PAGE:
The Most Essential Songs About Colorado: Part One

The Most Essential Songs About Colorado: Part One (2)EXPAND
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Colorado inspires an incredible amount of songs, some of them great. Colorado-themed songs range from gentle acoustic tributes to hip-hop narratives, heavy-metal disses to poignant country ballads.

The earliest non-Native American songs crafted here were cowboy tunes such as "The Colorado Trail" and instrumentals like the pioneer fiddle melody "Coming Down from Denver." Early Colorado songs were all about the inspiring landscape. Katharine Lee Bates wrote the words to "America the Beautiful" in Colorado Springs in 1893. A.J. Fynn’s poetic "Where the Columbines Grow" has been the state song since 1915, joined by John Denver and Mike Taylor’s "Rocky Mountain High" in 2007. The 1929 sentimental fox trot "When It’s Springtime in the Rockies" provoked an answer in Benny Goodman’s 1936 instrumental hit "Swingtime in the Rockies."

Then it got interesting. There are many unique ditties out there that capture the spirit and history of the region. The list is up to nearly 100, so here’s some small slices of mile-high acoustic treats.

1. “Bea-u-ti-ful People of Denver,” Meredith Willson, 1960

The Broadway musical The Unsinkable Molly Brown didn’t get a lot of details right. It was correct about snooty Denver society’s reaction to the nouveau riche ambitions of its heroine, however. In “Beautiful People of Denver,” she mocks their pretensions:

“How they dance over at Brown’s hotel/10th Street ladies, very well . . . Men may smoke under the silv’ry moon/No one spits without a spittoon!”

2. “Colorado (If I Had a Wagon),” David Allen/Paul Colwell, 1967

One of the most Caucasian enterprises ever undertaken was Colorado’s own Up with People, a youth entertainment ensemble that traveled the world promoting America and family values, trying to counter the devil’s work of the despicable hippies of the day. For years, this corny knee-slappin’ tune was played every Friday afternoon by legendary Denver DJ Hal Martin on KHOW-AM as he launched the station’s “Wonderful Weekend in the West.”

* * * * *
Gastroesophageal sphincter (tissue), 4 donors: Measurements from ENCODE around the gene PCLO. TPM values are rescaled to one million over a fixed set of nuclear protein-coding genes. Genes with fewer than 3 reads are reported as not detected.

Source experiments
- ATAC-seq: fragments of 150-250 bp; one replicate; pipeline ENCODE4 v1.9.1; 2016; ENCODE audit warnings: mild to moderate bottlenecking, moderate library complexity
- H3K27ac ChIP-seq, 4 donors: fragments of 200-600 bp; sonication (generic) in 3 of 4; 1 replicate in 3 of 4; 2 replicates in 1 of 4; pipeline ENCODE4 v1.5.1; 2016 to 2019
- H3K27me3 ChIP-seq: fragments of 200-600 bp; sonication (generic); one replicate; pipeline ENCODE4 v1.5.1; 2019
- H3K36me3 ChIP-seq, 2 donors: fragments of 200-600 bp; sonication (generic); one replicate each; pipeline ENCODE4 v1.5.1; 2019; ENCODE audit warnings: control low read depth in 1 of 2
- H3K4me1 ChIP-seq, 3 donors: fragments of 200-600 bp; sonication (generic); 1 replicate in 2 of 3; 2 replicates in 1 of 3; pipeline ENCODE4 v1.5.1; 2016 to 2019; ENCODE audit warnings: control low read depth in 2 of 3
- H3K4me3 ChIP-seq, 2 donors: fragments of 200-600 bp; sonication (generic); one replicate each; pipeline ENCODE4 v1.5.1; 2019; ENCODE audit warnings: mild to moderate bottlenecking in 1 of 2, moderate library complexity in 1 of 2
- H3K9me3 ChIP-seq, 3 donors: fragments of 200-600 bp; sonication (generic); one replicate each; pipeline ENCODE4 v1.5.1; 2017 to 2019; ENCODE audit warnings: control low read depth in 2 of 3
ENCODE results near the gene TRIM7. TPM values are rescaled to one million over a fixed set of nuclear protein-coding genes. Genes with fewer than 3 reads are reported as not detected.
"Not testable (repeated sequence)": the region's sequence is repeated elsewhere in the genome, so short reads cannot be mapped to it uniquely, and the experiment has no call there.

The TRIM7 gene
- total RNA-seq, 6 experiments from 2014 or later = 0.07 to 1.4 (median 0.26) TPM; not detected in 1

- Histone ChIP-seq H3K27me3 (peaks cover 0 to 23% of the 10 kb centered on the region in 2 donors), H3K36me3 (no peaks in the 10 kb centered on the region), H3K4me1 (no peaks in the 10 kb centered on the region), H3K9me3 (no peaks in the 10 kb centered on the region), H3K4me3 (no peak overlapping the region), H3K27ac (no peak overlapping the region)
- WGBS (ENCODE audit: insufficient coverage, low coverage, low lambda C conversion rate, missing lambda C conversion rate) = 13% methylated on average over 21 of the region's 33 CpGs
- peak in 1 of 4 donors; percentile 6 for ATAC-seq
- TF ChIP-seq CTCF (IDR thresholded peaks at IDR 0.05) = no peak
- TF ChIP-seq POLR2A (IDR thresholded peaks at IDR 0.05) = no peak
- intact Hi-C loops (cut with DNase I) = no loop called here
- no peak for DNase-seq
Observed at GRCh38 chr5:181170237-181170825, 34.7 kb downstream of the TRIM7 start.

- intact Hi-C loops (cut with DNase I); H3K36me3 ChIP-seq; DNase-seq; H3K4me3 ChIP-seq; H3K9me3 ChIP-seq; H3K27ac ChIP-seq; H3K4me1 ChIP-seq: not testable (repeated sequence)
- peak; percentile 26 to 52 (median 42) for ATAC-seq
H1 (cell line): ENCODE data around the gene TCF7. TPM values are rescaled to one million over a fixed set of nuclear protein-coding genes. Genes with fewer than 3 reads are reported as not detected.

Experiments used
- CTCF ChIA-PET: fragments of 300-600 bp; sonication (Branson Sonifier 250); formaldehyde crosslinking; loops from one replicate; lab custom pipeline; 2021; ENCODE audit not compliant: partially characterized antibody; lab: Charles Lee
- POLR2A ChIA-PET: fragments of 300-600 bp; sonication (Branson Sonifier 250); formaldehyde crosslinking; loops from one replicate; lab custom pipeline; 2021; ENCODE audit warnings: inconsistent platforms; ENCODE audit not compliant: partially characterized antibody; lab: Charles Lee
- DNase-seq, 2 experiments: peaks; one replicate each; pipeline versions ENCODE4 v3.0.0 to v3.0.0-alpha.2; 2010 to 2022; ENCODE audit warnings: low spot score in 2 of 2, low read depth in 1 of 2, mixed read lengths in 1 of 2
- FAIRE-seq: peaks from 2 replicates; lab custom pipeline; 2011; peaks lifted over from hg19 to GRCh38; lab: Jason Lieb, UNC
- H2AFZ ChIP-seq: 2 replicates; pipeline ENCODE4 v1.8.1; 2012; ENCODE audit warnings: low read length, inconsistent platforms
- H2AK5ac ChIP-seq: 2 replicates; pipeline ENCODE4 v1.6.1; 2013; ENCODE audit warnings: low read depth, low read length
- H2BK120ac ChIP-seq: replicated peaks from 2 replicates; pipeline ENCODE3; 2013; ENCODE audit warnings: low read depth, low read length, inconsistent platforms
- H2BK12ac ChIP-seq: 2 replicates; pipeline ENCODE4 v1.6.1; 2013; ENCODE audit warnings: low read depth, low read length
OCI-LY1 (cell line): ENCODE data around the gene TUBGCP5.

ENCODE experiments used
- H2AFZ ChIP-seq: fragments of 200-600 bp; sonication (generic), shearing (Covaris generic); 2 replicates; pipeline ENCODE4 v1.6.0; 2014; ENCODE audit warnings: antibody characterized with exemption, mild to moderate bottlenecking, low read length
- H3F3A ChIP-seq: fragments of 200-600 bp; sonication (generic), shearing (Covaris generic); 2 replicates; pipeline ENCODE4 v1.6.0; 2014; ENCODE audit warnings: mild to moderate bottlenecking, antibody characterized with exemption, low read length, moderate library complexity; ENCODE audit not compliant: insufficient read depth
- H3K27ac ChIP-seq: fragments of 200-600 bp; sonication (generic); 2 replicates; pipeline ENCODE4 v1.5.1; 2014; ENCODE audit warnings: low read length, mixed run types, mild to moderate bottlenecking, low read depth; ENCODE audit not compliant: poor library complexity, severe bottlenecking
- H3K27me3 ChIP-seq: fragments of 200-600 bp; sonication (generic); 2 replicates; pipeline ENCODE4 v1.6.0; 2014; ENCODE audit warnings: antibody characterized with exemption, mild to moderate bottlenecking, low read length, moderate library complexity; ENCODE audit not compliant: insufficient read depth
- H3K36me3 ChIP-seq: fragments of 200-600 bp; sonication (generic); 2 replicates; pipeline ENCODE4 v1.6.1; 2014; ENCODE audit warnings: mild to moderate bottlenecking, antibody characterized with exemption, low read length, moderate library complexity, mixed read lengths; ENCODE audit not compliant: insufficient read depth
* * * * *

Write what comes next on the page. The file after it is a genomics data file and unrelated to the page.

3. “My Crime,” Canned Heat, 1968

On October 21, 1967, the up-and-coming blues/rock band Canned Heat was playing a gig at the Family Dog on West Evans Avenue (now PT’s Showclub). At their hotel after the show, a police informant planted weed on them and they all went to jail until their manager coughed up $10,000. He raised the money by selling the band’s song-publishing rights, costing the players millions in future royalties. However, the song is more than adequate payback, even referencing the 1961 Denver police-burglary ring scandal that made national headlines.

4. “Colorado,” Christopher Guest/Tony Hendra/Sean Kelly, 1973

If it hadn’t been for John Denver, Colorado might still be as obscure as Wyoming. Songs like “Rocky Mountain High” and “Guess He’d Rather Be in Colorado” soon had the seekers flocking to the Centennial State. This song, a perfect parody of the feel-good, back-to-the-Earth inanities of the time, comes from the National Lampoon show Lemmings. Chevy Chase sings, and John Belushi has a two-line solo as the Voice of Colorado.

5. “Wolf Creek Pass,” Chip Davis/Bill Fries, 1975

C.W. McCall, who single-handedly made CB radio a thing with his hit song “Convoy,” was in real life Omaha advertising executive Bill Fries. He fell in love with Colorado, and made many humorous albums about truckers, the mountains, and rural life in his McCall persona (Mannheim Steamroller started as his backup band) before retiring to Ouray, serving as mayor there for many years. Anyone who’s driven the southwestern passes knows how perilous they are, making this gem all the more hilarious.

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6. “Denver,” Willie Nelson, 1975

It’s only 53 seconds long, and it’s absolutely perfect, but it gets lost due to its placement in the middle of Willie’s eerie masterwork, Red Headed Stranger. A beautiful little waltz, it tells a complete story in one verse and one chorus – another example of Nelson’s peerless songwriting technique.

Next time: Bob Seger, DeVotchKa, and a lost Broncos classic.


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